Cumberland Island Horses
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About Cumberland Island HorsesAbout Cumberland Island Horses



Cumberland Island (a barrier island off the state of Georgia's,rnUS, southeast coast )is one of a handful of places on the East Coast that arernhome to bands of feral horses. The horses on Cumberland Island may have similarrnancestors to the Chincoteague/Assateague ponies, which are thought to have beenrneither shipwrecked or abandoned there by Spanish explorers in the 1500s.rnrn 

rnrnPlantation owners, various military activities, and influxesrnof pleasure horses brought by the island's more recent residents blended intornthe population over the centuries, resulting in a horse that's still veryrntough, but not as stubby and fuzzy as its cousins to the North. It's notrnunusual for the Cumberland horses to reach 15 hands (5 feet tall at thernshoulder), and they are longer legged and longer backed than other East Coastrnferal horses.

Currently about 150 horses live on Cumberland island, andrnwithout any significant predators, the population is growing. Visitors to thernisland delight in the way the horses splash along the beaches and peacefullyrngraze in scenic spots like the ruins of the Dungeness mansion.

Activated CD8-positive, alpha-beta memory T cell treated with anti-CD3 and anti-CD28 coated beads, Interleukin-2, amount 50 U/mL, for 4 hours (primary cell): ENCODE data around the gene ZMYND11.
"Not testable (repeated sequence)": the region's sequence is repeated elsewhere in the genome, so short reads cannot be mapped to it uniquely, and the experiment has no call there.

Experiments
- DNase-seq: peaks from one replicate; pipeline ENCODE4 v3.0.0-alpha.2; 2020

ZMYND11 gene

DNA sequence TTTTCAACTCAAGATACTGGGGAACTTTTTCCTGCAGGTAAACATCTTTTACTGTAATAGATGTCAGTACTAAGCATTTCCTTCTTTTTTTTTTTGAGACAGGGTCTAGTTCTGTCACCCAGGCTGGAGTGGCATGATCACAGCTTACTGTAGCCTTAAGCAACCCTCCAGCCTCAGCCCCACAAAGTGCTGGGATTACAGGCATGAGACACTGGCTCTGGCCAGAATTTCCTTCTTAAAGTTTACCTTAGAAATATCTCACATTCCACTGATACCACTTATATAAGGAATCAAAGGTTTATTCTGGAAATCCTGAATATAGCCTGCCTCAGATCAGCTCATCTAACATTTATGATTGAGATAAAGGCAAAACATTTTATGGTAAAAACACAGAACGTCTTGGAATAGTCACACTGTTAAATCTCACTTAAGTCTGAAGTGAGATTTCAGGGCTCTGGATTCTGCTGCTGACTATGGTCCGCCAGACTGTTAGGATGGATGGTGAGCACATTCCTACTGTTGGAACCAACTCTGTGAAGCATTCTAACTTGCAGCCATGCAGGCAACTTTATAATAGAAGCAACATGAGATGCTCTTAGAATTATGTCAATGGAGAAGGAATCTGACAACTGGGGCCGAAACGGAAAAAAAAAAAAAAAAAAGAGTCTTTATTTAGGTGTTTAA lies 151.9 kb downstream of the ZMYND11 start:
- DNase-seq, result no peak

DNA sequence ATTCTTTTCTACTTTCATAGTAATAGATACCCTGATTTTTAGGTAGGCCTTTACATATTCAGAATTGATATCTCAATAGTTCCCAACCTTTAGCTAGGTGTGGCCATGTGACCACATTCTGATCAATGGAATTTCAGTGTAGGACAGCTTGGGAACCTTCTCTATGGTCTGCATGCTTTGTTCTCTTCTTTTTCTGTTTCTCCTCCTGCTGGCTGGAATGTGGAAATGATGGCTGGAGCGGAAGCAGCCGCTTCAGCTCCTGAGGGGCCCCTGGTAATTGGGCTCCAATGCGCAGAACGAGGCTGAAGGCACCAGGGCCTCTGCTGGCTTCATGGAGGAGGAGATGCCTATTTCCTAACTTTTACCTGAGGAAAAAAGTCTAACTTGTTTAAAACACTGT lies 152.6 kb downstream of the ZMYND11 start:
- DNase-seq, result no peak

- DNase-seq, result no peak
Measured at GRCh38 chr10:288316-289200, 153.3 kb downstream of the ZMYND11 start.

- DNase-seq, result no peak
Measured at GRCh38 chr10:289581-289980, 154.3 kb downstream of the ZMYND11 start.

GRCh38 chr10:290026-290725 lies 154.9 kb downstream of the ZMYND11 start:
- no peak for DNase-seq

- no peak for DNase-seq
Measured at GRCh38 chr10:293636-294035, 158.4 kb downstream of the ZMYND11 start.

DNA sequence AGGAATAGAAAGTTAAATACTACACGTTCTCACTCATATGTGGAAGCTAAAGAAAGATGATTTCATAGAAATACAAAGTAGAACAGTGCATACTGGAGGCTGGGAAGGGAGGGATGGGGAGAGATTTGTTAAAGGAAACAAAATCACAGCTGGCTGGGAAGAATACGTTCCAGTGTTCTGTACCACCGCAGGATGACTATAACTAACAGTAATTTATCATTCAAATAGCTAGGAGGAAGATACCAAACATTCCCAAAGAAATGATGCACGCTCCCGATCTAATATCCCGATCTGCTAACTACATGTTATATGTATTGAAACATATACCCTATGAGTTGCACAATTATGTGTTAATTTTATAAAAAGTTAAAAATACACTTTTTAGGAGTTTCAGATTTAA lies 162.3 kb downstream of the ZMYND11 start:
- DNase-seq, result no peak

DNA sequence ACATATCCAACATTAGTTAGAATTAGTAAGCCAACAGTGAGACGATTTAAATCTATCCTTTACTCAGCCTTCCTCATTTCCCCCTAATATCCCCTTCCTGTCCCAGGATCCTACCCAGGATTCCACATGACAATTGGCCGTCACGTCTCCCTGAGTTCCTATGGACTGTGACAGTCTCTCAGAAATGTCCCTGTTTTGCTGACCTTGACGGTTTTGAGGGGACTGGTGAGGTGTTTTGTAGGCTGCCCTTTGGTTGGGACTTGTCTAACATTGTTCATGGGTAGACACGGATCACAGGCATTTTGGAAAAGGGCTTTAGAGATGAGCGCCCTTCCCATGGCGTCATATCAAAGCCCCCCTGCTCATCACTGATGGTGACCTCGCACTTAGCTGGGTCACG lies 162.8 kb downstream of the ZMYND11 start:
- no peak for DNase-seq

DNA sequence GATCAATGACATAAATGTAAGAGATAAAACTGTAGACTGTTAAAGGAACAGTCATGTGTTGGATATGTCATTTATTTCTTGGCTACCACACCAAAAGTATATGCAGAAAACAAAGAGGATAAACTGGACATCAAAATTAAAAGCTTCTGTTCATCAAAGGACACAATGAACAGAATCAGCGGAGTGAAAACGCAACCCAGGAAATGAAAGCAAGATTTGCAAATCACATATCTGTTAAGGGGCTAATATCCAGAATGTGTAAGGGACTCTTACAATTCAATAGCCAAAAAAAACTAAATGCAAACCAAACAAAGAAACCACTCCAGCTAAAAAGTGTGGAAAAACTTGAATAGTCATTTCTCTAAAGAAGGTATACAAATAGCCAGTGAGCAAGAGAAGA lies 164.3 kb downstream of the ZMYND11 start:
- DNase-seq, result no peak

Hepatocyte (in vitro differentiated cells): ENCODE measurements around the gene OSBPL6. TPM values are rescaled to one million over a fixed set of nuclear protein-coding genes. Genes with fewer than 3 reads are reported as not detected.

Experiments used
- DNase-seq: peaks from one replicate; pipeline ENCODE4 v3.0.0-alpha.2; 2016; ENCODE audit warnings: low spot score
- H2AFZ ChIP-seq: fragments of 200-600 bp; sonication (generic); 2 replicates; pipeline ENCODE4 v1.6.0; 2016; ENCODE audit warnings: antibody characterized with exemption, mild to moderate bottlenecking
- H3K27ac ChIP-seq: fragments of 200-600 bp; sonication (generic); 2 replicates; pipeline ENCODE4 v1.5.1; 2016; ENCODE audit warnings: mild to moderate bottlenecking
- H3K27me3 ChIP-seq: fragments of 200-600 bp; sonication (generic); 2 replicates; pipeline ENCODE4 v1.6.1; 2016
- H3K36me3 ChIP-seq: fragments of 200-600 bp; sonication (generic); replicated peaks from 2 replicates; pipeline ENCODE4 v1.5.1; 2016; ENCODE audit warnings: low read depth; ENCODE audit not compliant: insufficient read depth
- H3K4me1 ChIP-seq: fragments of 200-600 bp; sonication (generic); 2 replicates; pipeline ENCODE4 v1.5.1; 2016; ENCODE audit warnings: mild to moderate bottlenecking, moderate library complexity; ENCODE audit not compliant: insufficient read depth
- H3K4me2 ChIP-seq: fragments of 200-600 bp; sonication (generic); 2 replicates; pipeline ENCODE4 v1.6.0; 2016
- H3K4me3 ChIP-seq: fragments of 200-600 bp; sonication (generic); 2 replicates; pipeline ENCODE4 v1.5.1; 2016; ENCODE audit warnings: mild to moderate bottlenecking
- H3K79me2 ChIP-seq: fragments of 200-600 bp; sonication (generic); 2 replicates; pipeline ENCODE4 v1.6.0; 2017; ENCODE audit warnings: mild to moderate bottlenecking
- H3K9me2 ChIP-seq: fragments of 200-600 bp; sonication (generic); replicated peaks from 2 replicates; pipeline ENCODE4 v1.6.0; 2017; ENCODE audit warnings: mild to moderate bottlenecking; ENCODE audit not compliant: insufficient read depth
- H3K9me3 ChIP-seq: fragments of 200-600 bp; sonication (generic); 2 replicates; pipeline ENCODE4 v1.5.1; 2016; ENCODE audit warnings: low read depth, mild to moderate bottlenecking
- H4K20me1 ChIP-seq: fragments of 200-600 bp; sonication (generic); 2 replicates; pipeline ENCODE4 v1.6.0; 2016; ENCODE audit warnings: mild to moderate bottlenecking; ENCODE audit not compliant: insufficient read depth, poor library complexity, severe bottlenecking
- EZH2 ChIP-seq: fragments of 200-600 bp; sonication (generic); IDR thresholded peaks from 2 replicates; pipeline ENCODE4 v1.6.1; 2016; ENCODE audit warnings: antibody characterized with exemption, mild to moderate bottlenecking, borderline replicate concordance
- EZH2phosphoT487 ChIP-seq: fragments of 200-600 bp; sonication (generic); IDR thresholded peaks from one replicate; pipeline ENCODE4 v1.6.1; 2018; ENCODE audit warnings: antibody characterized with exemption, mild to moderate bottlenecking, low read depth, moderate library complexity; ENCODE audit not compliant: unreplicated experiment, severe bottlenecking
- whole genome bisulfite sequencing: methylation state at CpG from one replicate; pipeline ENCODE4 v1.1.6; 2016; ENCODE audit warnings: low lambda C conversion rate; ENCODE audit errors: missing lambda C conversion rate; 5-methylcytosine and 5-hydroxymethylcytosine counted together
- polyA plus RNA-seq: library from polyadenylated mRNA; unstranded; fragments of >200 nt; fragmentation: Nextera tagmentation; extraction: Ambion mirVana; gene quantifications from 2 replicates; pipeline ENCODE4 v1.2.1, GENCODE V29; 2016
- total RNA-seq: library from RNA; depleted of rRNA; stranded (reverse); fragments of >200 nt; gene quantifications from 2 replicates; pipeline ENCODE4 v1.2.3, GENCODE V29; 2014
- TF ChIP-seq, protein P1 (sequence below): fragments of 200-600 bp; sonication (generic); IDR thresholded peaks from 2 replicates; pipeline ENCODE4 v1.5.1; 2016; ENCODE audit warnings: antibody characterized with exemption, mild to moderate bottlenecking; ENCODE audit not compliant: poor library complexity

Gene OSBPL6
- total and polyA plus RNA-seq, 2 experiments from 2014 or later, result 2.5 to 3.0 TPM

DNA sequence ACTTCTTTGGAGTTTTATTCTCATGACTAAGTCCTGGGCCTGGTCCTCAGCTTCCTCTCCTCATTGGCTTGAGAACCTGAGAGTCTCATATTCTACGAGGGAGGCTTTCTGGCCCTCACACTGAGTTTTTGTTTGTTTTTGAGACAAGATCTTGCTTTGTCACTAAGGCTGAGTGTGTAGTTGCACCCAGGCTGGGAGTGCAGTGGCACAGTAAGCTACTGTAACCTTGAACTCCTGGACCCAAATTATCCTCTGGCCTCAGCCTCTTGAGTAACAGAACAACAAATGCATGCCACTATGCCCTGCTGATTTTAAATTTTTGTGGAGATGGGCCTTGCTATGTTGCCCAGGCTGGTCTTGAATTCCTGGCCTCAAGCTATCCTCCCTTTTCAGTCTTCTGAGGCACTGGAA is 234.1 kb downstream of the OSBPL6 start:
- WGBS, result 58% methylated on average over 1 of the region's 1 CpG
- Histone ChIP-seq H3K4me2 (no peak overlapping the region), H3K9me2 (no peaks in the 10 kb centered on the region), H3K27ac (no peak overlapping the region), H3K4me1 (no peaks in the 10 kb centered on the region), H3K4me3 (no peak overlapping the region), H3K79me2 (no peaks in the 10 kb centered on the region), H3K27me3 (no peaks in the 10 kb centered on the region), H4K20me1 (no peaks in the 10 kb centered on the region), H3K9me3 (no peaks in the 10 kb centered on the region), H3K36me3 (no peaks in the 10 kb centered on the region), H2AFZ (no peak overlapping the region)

rnrnHowever, many conservationists and local folks concernedrnabout the island's pristine beauty see the horse as an invasive non-nativernspecies.They eat sea oats and beach grasses that are scarce to begin with, andrnare critical to preventing dune erosion. They also tend to trample delicaternfoliage in the marshy areas.

rnrnThere are those, too, for whom the horses' well-being is thernmain concern, and life on Cumberland is no picnic, even though the animals havernmanaged to tough it out for centuries. Competition for food can be intense, andrnthe herds are often beset with parasites and other diseases. Sand colic, arnpainful and sometimes fatal condition caused by the ingestion of sand whichrncollects in the horse's delicate digestive system, is a common problem whenrnhorses are grazing along the sea shore.rnrn 

rnrnThere was some effort to thin the herds in the early 1970srnwhen they numbered in the hundreds, but since then the National Park Servicernhas not interfered with the population. In recent years, as more attention hasrnbeen given to the effect of the horses on the fragile island ecosystem, thernPark has been exploring a number of options to find a balance between thernisland's ecological requirements and the spirit and history that the horsesrnbring to its sandy shores, windswept dunes and cool shady lawns.

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